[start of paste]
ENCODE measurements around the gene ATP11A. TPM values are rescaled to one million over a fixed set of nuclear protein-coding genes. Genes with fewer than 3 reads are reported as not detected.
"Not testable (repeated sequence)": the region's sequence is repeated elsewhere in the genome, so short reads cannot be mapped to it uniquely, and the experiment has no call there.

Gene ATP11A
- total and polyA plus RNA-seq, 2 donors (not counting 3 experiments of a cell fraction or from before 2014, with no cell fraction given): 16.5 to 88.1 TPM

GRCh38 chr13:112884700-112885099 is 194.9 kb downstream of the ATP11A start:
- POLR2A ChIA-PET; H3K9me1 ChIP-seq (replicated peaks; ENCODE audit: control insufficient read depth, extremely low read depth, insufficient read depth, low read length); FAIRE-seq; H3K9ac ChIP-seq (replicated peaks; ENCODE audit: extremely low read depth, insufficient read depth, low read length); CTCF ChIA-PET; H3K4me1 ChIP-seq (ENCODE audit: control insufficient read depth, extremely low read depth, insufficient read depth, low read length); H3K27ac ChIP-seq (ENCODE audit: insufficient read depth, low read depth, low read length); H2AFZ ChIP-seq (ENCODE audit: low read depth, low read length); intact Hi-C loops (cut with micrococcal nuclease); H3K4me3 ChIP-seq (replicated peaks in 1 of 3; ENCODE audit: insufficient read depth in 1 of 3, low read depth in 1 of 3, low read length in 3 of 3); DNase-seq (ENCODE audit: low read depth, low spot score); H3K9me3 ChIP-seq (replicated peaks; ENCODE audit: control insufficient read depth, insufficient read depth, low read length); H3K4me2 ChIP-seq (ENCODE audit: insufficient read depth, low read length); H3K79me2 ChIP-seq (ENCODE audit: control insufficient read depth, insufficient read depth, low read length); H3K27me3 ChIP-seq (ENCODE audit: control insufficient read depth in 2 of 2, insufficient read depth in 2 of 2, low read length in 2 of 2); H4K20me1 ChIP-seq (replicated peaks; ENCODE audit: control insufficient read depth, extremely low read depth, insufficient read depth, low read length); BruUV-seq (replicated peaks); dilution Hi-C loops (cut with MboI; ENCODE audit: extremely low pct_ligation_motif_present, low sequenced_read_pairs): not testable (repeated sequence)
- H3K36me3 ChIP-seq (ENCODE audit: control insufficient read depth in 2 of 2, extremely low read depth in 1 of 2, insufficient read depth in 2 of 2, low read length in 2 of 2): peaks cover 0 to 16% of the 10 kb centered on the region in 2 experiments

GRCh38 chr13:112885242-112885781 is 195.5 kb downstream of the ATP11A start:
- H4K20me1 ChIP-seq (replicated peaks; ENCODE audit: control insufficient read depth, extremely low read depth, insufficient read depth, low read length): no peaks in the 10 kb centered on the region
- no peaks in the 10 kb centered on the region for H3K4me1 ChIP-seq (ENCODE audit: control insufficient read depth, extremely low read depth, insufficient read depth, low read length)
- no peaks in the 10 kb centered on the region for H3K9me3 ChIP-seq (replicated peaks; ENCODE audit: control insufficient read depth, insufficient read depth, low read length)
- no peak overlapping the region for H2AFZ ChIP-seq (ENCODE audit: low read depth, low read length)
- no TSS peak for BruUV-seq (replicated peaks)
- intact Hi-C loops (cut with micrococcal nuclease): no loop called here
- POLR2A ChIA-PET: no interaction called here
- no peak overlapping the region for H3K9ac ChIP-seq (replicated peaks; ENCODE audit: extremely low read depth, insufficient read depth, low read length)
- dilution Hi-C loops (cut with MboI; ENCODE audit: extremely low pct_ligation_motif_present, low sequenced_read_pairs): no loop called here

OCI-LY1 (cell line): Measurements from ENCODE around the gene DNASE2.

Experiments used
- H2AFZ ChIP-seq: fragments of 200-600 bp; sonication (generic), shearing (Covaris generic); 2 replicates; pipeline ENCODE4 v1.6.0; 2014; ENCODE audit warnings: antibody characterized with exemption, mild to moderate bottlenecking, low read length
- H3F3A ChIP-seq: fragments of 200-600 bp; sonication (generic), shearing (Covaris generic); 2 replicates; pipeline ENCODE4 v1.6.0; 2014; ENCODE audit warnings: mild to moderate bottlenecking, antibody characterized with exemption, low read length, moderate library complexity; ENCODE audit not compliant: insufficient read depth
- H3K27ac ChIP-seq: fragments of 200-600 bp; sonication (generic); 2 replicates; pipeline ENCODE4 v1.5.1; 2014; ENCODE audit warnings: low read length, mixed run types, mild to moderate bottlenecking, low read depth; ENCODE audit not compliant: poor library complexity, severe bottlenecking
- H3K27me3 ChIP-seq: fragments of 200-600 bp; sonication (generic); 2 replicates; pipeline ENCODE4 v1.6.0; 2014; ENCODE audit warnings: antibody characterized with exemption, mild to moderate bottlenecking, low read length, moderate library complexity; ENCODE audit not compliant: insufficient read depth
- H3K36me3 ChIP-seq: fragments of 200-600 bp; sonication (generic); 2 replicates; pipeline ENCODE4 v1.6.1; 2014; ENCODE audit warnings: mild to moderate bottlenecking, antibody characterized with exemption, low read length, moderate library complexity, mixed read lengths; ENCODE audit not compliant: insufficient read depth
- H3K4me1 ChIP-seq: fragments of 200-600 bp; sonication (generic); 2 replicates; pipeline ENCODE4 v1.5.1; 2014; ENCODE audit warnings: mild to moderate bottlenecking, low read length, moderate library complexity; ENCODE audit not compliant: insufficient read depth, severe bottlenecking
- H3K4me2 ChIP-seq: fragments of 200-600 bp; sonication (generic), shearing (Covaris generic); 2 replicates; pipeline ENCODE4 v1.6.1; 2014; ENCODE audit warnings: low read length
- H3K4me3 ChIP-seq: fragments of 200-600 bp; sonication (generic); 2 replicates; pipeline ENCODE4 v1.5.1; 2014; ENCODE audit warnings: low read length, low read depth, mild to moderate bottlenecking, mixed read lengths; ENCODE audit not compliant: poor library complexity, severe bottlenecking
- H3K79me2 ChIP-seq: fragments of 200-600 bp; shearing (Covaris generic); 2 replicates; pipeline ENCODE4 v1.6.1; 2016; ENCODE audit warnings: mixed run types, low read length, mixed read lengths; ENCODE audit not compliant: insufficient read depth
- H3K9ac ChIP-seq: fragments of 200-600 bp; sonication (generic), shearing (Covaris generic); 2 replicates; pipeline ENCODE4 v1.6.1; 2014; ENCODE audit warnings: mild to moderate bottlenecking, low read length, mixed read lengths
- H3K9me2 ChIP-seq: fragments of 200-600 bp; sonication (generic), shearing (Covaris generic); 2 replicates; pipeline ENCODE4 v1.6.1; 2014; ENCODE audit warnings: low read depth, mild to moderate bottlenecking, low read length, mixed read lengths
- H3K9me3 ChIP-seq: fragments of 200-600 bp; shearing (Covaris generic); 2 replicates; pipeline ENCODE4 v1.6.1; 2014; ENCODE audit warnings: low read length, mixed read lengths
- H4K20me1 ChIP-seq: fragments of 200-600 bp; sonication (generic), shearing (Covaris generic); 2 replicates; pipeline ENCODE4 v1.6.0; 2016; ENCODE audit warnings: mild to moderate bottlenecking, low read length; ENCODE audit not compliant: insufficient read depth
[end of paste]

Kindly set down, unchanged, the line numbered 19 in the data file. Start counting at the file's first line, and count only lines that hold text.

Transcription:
Experiments used